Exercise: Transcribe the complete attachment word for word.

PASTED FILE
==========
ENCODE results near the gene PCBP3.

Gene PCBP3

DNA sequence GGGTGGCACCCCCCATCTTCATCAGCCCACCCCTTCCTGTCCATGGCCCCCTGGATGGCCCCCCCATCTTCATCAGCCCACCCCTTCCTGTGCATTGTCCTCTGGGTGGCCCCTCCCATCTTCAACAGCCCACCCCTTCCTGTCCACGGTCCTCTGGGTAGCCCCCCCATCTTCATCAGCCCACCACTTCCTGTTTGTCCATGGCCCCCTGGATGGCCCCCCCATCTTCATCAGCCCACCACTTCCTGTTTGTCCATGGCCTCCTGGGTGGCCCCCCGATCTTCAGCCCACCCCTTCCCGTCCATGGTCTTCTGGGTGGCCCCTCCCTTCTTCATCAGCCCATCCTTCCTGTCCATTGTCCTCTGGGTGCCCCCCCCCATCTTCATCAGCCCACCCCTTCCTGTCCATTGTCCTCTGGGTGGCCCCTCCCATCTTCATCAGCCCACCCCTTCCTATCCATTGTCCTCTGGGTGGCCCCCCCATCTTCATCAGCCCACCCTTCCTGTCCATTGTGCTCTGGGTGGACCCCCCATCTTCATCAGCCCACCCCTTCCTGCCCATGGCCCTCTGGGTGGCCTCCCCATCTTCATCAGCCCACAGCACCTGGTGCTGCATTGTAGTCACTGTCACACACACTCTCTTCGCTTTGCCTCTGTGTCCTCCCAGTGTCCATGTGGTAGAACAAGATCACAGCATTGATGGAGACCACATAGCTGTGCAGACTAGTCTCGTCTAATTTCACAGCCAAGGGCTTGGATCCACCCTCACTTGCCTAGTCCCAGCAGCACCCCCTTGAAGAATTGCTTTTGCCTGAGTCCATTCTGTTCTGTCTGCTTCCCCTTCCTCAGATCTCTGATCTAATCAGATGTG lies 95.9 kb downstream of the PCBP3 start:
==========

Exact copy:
ENCODE results near the gene PCBP3.

Gene PCBP3

DNA sequence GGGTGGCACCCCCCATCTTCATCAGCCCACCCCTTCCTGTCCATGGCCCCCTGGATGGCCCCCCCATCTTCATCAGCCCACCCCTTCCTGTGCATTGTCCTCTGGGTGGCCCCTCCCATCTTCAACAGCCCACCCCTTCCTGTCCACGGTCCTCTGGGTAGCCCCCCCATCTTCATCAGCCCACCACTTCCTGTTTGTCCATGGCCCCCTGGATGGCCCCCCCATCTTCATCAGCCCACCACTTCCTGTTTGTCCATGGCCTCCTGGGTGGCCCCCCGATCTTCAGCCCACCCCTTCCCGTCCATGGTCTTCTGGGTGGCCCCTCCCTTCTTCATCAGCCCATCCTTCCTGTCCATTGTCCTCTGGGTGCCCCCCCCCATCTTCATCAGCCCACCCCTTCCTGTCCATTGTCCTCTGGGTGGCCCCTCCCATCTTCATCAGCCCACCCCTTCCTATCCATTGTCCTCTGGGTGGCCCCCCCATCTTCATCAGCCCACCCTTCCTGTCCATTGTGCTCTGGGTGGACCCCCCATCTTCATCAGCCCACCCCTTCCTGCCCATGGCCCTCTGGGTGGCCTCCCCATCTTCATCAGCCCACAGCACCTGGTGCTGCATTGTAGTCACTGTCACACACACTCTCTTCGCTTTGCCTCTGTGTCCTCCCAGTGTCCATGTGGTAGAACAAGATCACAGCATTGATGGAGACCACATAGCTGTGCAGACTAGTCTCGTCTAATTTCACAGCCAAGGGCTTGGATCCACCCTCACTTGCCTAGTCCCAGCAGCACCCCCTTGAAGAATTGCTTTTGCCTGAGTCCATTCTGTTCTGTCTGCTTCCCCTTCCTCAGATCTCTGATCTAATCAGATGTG lies 95.9 kb downstream of the PCBP3 start: